Too often, I neglect to celebrate my successes, and instead move directly onto the next challenge. I wouldn’t make that mistake this time; I was thirsty for adventure.

We kicked off the next three months of travel with a ferry ride to Orcas Island, where we hiked Turtleback Mountain, wandered the little town of Eastsound, enjoyed a quiet, rainy trail run through Moran State Park, and finished with brunch and a hot-tub soak at Doe Bay Resort.

The next weekend, we drove out on the Peninsula and hiked to Lena Lake, on a trail that was interrupted by countless early-spring waterfalls. We headed onto the tideflats at nearby Hama Hama Oyster Farm, dug up dozens of clams, and picked our own oysters. Back at home, we made a shallot mignonette, learned to shuck oysters with a screwdriver, and slurped them over the sink.

When Dan’s family visited, we took them to the Skagit Valley Tulip Festival. Another weekend, we drove to Gold Bar—the gateway to Wallace Falls State Park—and managed to glimpse the falls before the skies opened up. Then, in anticipation of the third season of Twin Peaks, we took a day trip with Jamie to see the show’s filming locations in North Bend and Snoqualmie (and were interviewed by a French journalist along the way). We took our first camping trip of the year, setting up shop at Verlot Campground on the Mountain Loop Highway, and even managed a hike up to Heather Lake despite the lingering snowpack. When the season’s first blueberries ripened, we drove east of the Cascades to pick fruit and eat pie at Blueberry Hills Farm, wade into nearby Alta Lake, and enjoy the vibrant live music scene of Pateros, Washington (population 656). And most memorably, I had the honor of celebrating my wonderful friend Anna twice: first at her bachelorette party in Maine, and then at her wedding in Chicago.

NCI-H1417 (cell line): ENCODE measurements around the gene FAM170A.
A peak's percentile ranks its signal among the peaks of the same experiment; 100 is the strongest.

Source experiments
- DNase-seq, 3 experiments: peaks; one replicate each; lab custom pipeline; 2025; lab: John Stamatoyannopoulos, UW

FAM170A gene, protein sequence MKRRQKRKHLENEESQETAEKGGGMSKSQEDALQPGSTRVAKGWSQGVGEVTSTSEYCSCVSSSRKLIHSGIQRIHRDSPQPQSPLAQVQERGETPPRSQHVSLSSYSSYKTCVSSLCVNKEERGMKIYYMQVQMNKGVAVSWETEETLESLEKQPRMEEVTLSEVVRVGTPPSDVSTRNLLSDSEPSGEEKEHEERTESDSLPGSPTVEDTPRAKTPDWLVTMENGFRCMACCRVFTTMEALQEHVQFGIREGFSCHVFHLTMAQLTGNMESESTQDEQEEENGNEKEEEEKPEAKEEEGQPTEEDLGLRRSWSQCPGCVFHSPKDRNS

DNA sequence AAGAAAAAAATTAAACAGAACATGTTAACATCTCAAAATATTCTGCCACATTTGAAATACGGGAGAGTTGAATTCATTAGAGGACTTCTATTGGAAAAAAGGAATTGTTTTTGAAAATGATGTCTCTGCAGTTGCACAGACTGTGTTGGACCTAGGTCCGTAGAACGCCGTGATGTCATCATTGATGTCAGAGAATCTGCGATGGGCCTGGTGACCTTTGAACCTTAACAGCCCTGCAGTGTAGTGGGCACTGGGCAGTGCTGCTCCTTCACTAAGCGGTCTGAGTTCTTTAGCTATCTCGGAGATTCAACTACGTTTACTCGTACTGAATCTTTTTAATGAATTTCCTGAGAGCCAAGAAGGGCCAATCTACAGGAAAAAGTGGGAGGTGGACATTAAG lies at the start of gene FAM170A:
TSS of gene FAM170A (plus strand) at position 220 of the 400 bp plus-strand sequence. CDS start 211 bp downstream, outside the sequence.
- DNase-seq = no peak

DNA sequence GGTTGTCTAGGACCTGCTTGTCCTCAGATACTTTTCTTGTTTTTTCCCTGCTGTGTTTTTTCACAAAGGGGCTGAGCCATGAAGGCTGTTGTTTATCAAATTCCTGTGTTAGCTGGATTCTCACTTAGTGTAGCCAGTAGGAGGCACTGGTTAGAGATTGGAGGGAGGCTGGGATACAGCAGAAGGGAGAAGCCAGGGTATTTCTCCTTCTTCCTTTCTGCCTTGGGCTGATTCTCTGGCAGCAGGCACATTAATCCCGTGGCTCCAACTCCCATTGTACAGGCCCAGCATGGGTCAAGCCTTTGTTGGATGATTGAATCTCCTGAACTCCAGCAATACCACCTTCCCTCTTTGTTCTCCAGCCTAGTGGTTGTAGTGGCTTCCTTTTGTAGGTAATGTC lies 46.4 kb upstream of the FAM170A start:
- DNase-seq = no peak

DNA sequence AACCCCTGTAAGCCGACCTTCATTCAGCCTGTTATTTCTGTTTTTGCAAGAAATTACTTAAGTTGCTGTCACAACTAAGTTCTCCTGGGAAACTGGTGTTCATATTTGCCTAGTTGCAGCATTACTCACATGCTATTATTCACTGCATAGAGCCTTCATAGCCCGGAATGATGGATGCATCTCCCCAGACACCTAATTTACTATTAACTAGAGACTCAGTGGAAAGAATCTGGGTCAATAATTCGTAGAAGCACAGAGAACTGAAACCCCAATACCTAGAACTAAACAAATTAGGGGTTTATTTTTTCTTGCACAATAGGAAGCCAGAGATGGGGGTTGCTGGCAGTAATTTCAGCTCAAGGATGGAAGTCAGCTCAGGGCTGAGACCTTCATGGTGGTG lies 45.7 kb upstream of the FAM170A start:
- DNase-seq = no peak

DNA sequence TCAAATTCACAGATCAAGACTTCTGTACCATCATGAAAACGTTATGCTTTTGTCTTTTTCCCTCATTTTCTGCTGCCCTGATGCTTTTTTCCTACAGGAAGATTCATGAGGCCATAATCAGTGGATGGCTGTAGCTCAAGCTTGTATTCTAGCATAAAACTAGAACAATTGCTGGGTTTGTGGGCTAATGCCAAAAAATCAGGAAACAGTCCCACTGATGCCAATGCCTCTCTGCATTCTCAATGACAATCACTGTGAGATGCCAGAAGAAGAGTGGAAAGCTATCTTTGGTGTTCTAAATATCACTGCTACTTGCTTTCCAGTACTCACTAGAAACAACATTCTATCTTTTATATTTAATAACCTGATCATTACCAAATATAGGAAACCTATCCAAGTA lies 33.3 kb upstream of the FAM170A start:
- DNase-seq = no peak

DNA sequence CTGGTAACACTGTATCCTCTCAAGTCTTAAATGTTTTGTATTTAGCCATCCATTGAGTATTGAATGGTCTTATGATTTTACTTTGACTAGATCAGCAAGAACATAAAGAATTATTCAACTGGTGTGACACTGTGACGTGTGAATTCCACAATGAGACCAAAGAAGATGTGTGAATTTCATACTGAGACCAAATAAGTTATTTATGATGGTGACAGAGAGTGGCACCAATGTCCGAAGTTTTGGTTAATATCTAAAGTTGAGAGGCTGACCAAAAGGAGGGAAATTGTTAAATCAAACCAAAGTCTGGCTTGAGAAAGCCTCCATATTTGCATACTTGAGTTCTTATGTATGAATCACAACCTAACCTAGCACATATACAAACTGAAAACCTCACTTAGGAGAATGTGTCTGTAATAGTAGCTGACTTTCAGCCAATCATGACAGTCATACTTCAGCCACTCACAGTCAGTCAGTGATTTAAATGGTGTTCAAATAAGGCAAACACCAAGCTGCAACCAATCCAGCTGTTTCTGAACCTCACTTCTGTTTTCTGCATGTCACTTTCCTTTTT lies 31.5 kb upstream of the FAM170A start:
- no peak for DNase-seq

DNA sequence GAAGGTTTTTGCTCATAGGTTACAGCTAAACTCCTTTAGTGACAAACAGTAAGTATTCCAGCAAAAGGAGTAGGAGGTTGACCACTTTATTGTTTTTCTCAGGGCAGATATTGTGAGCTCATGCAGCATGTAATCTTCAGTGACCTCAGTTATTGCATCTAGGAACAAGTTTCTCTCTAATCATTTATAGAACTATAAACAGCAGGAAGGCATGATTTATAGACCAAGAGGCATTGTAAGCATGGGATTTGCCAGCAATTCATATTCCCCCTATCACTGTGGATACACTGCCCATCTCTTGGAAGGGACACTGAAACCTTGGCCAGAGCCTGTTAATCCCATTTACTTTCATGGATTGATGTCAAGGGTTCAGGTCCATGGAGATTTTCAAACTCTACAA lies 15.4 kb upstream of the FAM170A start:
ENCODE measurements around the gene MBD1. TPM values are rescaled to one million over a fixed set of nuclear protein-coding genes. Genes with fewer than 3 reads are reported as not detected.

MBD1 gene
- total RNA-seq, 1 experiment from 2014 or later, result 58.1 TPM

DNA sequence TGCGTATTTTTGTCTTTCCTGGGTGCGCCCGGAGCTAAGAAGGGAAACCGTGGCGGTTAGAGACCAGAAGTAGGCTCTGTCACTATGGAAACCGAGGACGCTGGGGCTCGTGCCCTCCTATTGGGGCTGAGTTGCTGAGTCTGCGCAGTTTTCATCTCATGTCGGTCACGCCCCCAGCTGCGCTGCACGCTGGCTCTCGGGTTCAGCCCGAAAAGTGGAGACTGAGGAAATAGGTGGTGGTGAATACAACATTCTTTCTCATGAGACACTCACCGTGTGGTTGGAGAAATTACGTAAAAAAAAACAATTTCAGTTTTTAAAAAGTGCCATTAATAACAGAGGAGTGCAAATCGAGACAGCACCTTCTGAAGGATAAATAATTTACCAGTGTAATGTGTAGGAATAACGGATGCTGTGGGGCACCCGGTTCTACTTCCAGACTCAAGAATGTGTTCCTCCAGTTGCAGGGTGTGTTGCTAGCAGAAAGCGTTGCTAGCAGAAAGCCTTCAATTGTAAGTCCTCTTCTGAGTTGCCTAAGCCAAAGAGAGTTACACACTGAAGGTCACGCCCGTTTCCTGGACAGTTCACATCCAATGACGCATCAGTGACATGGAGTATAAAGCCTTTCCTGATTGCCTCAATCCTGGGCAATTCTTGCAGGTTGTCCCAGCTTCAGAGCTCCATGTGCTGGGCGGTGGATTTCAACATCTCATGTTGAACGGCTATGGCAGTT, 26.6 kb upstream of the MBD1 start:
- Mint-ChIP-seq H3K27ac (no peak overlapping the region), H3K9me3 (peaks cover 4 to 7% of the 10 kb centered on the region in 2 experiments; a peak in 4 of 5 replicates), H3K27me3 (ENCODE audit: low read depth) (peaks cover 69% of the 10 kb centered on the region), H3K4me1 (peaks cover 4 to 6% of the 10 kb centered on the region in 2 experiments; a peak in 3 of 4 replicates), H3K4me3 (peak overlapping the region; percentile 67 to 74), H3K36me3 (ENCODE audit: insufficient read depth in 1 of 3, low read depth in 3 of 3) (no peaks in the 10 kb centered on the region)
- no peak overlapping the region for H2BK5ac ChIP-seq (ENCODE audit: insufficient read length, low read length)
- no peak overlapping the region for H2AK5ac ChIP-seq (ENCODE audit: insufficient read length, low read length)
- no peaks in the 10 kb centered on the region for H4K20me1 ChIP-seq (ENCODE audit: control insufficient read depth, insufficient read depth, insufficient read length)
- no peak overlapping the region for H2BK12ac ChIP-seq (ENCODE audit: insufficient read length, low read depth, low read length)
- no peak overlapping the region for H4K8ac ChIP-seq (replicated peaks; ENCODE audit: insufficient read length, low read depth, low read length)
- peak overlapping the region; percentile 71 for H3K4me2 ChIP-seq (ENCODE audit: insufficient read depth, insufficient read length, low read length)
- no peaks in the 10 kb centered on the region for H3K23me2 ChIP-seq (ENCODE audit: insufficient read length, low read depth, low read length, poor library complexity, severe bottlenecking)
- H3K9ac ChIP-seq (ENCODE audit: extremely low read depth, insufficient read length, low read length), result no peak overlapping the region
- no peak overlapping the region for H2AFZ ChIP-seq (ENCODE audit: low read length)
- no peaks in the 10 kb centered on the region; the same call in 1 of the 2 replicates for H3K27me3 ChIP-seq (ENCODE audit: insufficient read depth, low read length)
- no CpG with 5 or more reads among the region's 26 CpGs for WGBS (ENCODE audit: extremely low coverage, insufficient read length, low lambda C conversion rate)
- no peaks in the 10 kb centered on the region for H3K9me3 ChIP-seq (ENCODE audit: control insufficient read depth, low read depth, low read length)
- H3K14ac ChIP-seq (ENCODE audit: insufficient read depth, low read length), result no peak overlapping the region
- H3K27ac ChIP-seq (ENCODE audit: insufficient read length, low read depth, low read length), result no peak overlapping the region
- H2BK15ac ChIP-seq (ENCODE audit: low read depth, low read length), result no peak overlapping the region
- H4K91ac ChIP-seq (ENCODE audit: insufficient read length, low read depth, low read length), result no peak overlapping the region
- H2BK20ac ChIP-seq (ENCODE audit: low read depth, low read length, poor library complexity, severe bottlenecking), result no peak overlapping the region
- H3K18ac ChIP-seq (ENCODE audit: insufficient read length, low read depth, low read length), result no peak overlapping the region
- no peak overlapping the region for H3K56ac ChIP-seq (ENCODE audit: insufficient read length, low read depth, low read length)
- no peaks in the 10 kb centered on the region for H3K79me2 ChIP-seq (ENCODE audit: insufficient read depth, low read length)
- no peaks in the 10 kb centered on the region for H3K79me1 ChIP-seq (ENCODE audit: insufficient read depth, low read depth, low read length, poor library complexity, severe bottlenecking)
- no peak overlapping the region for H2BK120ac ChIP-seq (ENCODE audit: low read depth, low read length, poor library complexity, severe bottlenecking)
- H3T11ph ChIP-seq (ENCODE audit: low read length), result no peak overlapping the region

The photos you see here, though, are from our trip across the border to Squamish. (If it weren’t for pesky little issues like citizenship, we just might’ve moved there permanently.) To celebrate Dan’s 29th year on this planet, we kayaked in the shadow of Mt. Garibaldi, stood beneath Shannon Falls, ran through Alice Lake Provincial Park, and looked over Howe Sound and the Stawamus Chief from the top of the Sea to Sky Gondola.